ource code reviews and inspections have long been considered economical methods for rooting out functional and design flaws in code even before applications make their way to testing. As security has grown in importance, and with the advent of web applications and professional hackers, source code reviews have evolved to focus on potential security vulnerabilities. However, manual code reviews for security are difficult for most developers because they may not have the proper system-wide context to understand a complex security problem, or they may lack the security experience necessary to recognize potential problems.
The idea of conducting security code reviews has picked up further momentum with the latest version of the Payment Card Industry (PCI) Data Security Standard (DSS)
, a broadly used industry standard for protecting customer payment information. The PCI standard prescribes requirements for securing and protecting customer payment data by specifying processes and countermeasures for assuring secure systems. The sixth requirement of that standard is the most relevant to development teams, because it calls for secure "review of custom code prior to release to production or customers in order to identify any potential coding vulnerability." In other words, failure to prove that your developers are performing the security code reviews could lead to noncompliance with the standard and potential loss of business.
The PCI standard has been a boon for automated source code review tools, which have evolved over the past few years to perform security code reviews. Most of these tools were initially created to attempt to identify functional flaws in systems or to examine compliance with coding standards, but many have added security code review features to help automate the new requirements for security code reviews. However, these tools are expensive, difficult for untrained developers to use, and often not terribly accurate.
Source Code Analysis
Most source code review tools that focus on security belong to a slightly different product category: source code analysis tools. The term "source code analysis" is a nuanced misnomer, because the products do not typically review the source code itself; instead, they compile the code into an intermediate representation, such as Microsoft Intermediate Language (MSIL) for .NET, and then statically analyze call graphs and data flows using the compiled code. Commercial security products from vendors such as Coverity, Fortify Software, and Ounce Labs all approach source code analysis in this way.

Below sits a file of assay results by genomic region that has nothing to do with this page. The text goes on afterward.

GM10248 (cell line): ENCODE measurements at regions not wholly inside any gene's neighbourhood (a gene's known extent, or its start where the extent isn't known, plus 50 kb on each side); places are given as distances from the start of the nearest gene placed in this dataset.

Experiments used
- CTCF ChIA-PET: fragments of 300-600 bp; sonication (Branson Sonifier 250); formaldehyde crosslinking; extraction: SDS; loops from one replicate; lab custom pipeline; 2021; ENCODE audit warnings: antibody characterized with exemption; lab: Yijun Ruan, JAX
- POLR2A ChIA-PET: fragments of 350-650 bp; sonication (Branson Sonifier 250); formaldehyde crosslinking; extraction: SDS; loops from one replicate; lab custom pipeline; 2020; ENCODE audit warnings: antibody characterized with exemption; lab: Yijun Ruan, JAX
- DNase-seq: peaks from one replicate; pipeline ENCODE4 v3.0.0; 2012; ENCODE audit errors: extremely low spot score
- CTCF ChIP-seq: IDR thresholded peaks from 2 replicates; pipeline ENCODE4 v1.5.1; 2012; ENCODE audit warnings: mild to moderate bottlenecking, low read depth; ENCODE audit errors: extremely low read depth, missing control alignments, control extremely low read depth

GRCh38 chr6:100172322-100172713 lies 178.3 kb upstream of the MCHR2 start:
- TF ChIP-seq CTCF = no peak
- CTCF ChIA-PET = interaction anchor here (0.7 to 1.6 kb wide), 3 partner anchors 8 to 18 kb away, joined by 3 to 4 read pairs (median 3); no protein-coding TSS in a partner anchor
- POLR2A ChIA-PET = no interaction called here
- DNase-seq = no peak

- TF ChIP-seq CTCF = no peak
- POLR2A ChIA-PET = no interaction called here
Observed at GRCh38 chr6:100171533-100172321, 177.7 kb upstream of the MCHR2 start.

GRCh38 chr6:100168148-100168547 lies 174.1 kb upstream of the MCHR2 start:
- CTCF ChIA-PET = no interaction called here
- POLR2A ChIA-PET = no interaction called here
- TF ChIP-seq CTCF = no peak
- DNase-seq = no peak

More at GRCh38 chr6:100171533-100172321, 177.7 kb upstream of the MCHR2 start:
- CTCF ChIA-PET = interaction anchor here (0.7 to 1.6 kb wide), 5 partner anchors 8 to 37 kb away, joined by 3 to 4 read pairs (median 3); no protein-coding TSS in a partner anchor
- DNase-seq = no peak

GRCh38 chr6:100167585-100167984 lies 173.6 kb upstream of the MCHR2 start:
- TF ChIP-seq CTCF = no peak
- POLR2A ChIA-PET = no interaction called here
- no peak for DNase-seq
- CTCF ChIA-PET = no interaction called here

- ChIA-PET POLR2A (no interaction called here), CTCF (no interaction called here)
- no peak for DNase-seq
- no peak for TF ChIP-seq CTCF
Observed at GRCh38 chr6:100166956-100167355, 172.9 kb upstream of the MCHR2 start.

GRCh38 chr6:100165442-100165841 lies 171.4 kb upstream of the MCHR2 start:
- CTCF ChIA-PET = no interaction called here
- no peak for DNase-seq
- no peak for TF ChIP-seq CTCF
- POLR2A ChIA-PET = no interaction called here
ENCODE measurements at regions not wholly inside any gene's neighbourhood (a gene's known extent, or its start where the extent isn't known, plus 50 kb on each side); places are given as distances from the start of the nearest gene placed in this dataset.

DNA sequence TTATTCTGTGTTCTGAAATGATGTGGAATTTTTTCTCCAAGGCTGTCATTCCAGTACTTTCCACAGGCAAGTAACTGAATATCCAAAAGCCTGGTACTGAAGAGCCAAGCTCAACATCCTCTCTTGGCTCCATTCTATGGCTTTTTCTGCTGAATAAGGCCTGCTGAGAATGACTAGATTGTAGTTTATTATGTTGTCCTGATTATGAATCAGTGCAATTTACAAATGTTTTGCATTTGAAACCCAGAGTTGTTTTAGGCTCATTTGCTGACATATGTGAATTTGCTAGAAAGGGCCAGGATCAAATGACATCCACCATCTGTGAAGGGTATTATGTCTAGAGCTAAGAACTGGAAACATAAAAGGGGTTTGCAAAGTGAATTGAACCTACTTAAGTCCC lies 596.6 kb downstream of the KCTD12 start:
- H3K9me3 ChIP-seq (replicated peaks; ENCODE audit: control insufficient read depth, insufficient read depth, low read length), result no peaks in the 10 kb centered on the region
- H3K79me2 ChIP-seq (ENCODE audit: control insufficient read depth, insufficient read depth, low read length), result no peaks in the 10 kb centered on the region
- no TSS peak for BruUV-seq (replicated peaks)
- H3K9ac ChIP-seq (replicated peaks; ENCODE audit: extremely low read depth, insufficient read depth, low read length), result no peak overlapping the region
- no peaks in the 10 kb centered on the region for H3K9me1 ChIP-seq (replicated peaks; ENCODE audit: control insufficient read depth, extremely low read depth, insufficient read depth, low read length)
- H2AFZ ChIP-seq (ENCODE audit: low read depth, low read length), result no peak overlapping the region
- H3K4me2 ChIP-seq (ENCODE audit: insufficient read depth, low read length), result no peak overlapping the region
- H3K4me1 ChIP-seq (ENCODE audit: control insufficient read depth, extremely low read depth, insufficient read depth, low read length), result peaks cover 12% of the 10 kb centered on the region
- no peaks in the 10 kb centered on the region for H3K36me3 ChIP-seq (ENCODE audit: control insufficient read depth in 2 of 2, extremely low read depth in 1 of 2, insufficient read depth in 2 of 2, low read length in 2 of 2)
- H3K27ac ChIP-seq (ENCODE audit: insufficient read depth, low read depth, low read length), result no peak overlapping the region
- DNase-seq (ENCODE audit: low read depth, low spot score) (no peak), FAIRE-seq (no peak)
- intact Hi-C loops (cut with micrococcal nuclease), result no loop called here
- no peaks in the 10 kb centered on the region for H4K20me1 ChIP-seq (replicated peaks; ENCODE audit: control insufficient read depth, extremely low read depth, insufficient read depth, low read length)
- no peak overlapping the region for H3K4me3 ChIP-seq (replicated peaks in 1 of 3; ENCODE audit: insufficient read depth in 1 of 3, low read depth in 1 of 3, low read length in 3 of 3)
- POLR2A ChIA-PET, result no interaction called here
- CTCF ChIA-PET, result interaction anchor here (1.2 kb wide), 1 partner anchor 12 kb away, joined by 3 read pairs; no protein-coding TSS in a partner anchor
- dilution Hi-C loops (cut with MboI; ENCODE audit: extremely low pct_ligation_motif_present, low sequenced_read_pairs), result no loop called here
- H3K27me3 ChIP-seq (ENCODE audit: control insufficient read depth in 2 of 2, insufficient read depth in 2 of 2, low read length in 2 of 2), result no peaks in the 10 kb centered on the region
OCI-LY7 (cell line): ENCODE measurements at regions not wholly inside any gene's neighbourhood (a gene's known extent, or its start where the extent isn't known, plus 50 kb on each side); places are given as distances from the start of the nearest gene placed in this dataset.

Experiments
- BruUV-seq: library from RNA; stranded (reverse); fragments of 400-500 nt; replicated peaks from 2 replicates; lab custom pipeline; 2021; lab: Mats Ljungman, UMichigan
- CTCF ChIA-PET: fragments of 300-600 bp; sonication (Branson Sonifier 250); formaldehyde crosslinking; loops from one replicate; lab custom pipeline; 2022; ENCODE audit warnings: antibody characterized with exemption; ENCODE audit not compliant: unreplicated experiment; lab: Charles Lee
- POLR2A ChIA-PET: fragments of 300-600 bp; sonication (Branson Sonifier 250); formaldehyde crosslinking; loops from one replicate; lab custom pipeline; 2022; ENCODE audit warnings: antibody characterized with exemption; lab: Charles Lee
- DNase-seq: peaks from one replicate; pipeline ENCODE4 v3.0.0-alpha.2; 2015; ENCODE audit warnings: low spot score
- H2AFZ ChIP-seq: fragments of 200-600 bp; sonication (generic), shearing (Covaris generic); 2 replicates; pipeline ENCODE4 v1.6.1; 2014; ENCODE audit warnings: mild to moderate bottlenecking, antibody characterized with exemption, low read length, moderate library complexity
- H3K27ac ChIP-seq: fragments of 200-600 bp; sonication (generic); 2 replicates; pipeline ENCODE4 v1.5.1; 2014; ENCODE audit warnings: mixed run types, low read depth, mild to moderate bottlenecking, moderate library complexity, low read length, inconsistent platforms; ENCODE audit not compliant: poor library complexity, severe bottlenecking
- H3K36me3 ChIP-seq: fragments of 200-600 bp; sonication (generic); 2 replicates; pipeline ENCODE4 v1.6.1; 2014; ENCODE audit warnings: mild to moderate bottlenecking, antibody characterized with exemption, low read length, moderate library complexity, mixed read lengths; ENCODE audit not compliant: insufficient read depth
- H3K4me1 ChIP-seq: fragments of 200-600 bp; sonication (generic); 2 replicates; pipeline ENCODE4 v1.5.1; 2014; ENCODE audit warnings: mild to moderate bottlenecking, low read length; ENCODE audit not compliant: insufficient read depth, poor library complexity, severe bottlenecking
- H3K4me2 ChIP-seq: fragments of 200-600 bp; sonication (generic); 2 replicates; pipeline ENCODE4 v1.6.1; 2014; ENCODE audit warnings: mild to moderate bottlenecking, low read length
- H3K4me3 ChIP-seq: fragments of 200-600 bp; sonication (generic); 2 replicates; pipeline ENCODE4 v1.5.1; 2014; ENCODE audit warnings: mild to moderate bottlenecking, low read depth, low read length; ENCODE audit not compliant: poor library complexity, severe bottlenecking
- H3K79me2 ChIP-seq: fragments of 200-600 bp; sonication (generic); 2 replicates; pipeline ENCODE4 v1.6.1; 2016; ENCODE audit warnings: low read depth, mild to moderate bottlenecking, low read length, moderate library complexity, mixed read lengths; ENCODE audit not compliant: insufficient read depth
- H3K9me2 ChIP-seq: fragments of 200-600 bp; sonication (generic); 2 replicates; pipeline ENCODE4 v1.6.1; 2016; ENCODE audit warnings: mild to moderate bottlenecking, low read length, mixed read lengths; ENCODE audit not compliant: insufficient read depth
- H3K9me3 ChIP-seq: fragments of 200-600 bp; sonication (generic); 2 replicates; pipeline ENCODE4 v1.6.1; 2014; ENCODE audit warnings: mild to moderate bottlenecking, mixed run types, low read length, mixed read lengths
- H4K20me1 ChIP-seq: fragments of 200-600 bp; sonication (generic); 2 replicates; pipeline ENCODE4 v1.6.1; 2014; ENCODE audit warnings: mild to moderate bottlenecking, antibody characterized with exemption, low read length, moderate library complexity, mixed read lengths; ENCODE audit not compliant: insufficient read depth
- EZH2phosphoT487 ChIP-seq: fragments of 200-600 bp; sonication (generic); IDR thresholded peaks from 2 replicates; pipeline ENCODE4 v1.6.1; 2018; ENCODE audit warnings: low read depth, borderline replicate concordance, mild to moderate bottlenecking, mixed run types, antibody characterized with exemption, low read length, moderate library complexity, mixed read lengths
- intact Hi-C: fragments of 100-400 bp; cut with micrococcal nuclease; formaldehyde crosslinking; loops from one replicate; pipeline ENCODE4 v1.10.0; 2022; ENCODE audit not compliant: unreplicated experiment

Microsoft Visual Studio 2005 introduced a new code analysis feature for .NET developers that implements source code reviews via static analysis using this same technique. The Visual Studio code analysis feature is based on the FxCop tool that Microsoft developed years ago for internal code review. FxCop is still available separately as a command-line tool, but Microsoft bundles its capabilities with Visual Studio Team System. The bundled Visual Studio version provides enhanced usability, control through the user interface, and integration with the build process.
Even though Visual Studio 2005 Team System's (VSTS) code analysis capabilities provide powerful automated code review features for developers, those features focus mostly on checking code for adherence to coding standards and best practices. VSTS includes a few security rules, but they're largely generic, which tends to produce false positives and sometimes makes it difficult to decipher the exact problems to which the included rules apply. The usability is compounded by poor documentation for the included code review rules, meaning that developers are sometimes left guessing whether flagged items in their code are really worth worrying about. However, the VSTS code analysis rules are inherently integrated into the build process, and you can easily configure the rules to run as part of on-demand or scheduled builds.
Fortunately, Microsoft recognized some of the code analysis limitations, and now provides an API that you can use to implement your own custom security rules and improve the code analysis process. Unfortunately, that API is both officially unsupported and largely undocumented, but the VSTS developers responsible for the code analysis feature provide a good bit of guidance, samples, and advice through blog postings and forums. This article walks you through a simple example that shows how to write a custom security rule and points you to some resources for branching out and writing your own security code review rules.